What is the difference between an element and an isotope?

Iron, Hydrogen and Carbon are all examples of elements. Each element has a distinct atomic number, which is the number of protons in the nucleus of the atoms of that element. Protons are defined as subatomic (smaller than an atom) particles with a positive charge of +1. All Hydrogen atoms have 1 proton, all Carbon atoms have 6 protons.

Another particle found in the nucleus of an atom is the neutron. It has no charge. The number of these can vary for an element, but doesn't change the chemical behaviour of the element. It does change the nuclear behaviour though. The number of neutrons in a nucleus affects its stability. The different numbers of neutrons in the nucleus determine the isotope of that element.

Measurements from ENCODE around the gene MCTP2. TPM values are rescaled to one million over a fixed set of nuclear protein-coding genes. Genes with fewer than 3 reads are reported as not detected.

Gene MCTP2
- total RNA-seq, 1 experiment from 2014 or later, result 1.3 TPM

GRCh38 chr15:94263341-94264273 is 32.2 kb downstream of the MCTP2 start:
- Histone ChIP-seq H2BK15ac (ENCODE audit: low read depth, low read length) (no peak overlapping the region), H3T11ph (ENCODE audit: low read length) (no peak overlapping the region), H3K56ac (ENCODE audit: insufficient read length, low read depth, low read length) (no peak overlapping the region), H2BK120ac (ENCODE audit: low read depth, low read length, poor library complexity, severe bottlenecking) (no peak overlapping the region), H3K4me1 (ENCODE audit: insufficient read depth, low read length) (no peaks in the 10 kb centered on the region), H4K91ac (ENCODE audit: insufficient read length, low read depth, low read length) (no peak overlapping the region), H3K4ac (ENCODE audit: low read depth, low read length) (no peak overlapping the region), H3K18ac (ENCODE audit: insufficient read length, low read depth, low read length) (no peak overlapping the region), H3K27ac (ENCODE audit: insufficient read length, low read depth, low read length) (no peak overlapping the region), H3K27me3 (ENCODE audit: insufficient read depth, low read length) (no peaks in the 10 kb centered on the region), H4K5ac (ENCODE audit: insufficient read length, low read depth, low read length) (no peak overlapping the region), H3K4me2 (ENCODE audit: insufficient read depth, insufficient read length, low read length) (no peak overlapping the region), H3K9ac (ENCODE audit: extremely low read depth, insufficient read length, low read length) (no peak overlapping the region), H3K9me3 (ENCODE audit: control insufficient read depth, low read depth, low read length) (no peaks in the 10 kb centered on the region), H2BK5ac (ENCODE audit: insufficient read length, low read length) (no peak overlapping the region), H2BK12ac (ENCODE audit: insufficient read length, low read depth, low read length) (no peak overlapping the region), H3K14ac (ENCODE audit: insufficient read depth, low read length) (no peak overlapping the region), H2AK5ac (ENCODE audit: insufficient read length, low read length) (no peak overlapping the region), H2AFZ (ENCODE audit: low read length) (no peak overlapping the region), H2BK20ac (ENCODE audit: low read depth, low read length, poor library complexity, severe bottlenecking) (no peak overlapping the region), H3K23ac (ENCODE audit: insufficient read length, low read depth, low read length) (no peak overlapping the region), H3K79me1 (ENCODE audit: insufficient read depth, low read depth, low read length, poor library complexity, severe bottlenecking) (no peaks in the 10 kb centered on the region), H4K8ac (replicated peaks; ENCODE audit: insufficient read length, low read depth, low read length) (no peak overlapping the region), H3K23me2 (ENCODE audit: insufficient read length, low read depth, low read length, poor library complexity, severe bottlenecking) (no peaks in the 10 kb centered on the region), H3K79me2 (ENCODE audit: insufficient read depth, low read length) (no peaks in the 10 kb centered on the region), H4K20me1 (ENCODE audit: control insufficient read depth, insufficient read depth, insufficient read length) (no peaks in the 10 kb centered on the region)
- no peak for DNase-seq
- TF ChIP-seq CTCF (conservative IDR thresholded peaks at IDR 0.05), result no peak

Some isotopes are more common than others. Hydrogen has three naturally occurring isotopes. They are known as Protium, Deuterium and Tritium, and have 0, 1 and 2 neutrons respectively. The most common is Protium.

Because neutrons have mass, the atomic mass of an element (the mass of the atom) varies for each isotope. The average atomic mass takes into account the naturally occurring proportion of each isotope.